If you want a glimpse into the future of health care, turn on your TV.
In 1992, when cable mogul John Malone predicted a 500-channel universe, that vision of an entertainment utopia seemed like a cruel joke. Would fans even want hundreds more iterations of Cheers or Murphy Brown? And yet, today, TV may be the one part of modern life that has been significantly upgraded in terms of quality, satisfaction and ease while still delivering the basic services so many rely upon.
So, what does this have to do with health care?
Let’s start with business model design. Network TV is financed by advertising. The more people watch a particular show, the more ad revenue a network can earn. The familiar mediocrity of shows that lack sharp edges and complex storylines is a deliberate strategy to appeal to the most viewers possible.
Traditional health care is also about maximizing audience. In the “fee-for-service” model, providers are paid for the number of patients they see and the number of procedures they administer. Perversely, this incents much of what we dislike about health care, from rushed visits with doctors to generic treatments designed to address the broadest population of patients.
Now let’s look at cable TV. Cable channels like ESPN revolutionized TV by attracting viewers willing to pay a subscription to watch particular shows while earning a little extra on the side through advertisements. This has led to the 500+ channel proliferation that Malone predicted.
Health care is going through a similar business model transformation right now as it shifts from paying for volume (fee-for-service) to paying for value (quality of outcomes). Accordingly, many health care organizations are re-thinking their “programming” and their audience, focusing on targeted segments of patients with more targeted value propositions, such as the Cleveland Clinic, which has developed a focused factory for cardiac care. This kind of specialization happens in every competitive industry – it’s just new to health care.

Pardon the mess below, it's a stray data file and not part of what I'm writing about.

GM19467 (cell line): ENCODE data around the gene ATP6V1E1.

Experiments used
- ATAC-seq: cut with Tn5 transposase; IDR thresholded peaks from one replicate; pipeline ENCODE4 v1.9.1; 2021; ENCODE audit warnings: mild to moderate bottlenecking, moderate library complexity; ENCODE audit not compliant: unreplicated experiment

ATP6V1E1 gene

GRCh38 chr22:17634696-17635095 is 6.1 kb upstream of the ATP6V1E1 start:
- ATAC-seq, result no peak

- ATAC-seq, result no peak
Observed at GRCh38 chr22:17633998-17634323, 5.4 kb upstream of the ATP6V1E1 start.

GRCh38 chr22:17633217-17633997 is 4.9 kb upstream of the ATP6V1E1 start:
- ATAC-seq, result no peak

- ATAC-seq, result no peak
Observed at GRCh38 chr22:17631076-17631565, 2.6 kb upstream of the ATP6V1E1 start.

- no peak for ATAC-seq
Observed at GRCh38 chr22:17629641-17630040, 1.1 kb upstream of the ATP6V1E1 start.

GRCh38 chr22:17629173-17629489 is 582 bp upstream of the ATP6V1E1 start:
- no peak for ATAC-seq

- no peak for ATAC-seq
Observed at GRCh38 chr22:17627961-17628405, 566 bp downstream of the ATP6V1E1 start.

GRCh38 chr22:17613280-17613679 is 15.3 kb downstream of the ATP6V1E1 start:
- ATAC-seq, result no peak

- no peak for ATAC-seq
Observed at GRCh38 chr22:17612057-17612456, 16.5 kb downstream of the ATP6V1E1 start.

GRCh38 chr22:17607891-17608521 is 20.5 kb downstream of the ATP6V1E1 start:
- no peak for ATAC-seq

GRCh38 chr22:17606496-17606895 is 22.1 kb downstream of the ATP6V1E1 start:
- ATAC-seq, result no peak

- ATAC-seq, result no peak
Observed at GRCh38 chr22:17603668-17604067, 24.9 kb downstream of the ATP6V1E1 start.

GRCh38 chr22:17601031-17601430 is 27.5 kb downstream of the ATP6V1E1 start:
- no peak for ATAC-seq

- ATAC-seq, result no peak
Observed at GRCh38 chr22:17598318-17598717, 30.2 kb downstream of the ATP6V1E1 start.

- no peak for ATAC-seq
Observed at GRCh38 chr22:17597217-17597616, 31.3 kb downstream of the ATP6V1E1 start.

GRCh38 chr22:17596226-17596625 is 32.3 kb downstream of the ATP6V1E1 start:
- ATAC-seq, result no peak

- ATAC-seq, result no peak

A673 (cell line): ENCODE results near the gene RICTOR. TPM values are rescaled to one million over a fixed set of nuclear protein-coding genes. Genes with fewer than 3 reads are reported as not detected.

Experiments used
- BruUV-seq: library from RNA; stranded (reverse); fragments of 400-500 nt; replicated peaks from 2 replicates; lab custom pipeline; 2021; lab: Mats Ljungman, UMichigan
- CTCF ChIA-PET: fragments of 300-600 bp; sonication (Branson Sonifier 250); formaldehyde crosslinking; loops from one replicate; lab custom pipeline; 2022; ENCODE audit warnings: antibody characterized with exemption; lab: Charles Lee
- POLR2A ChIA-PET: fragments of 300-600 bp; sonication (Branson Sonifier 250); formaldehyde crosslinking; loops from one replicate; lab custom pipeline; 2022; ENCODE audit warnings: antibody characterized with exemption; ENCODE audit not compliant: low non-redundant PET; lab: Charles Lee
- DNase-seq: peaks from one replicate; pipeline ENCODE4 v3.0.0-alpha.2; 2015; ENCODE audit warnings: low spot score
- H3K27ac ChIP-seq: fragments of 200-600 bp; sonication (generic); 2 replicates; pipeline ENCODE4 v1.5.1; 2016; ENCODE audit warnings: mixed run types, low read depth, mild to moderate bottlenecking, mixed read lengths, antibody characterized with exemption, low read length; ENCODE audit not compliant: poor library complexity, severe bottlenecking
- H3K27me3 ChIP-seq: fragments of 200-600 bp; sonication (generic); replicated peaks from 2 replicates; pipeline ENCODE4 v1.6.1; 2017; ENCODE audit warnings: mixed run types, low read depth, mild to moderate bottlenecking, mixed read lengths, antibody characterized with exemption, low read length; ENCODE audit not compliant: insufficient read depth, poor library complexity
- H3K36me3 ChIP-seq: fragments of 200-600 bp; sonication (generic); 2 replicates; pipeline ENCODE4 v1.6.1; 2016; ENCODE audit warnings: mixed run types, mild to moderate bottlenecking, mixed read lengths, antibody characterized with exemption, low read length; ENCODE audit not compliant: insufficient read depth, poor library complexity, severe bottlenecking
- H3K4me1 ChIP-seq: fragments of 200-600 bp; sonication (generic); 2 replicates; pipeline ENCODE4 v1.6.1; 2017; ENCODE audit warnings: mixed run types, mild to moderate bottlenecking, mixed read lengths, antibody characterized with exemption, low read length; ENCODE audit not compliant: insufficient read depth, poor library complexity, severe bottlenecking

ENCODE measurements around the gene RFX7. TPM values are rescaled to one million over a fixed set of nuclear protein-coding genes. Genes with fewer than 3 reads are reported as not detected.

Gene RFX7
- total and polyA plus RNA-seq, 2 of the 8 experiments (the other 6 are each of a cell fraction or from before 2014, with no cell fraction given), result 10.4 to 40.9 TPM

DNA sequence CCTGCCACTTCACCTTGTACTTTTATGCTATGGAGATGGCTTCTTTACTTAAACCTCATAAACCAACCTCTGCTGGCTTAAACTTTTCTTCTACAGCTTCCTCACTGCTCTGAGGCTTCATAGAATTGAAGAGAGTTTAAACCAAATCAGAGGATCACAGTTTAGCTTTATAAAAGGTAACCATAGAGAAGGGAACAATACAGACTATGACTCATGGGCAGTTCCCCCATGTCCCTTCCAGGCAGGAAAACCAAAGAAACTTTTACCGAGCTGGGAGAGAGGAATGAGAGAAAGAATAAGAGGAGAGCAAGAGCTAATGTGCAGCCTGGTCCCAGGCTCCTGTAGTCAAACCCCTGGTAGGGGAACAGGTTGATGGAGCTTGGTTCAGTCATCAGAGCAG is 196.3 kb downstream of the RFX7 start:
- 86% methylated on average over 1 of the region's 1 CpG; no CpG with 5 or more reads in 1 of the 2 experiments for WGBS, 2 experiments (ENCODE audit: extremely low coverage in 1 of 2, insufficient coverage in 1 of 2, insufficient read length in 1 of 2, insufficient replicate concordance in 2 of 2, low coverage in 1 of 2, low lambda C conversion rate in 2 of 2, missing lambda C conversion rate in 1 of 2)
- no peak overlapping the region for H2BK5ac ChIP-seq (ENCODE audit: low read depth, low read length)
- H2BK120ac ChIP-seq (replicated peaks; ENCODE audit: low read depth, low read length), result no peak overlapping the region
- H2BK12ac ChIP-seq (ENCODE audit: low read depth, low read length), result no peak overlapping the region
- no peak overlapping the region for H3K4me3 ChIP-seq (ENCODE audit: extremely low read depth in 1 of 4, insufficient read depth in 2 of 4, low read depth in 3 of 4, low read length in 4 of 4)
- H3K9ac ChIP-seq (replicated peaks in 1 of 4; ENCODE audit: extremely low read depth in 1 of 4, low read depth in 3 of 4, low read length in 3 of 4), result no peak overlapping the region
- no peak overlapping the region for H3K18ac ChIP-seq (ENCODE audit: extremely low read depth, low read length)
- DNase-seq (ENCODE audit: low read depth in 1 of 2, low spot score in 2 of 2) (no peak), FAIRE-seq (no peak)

Cable TV channels discovered that value pays. Passive TV viewers may be willing to sit through any show (and its commercials) so long as it’s free. But if a viewer is expected to actively seek out and pay for a channel, that programming had better be substantially better than whatever is available elsewhere.
Health care organizations traditionally defined value as safe, quality care for patients who are sick, injured or dying. But now many patients (and employers) are trying to address higher level needs. They might be wellness or chronic care management or convenience or concierge-level services – the answers will be as varied as the range of shows that are available to cable audiences today. Delivering value as defined by the consumer—and for narrower segments of consumers—will be key to success in the future.
Radical change in how care is delivered and paid for is inevitable. Our care will be medically advanced, convenient, timely and actively tracked. We’ll go to the hospital less, email our doctor more and monitor our wellness like we monitor our finances.
Like the TV industry two decades ago, health care is on the cusp of a major transformation. Who will become health care’s version of ESPN?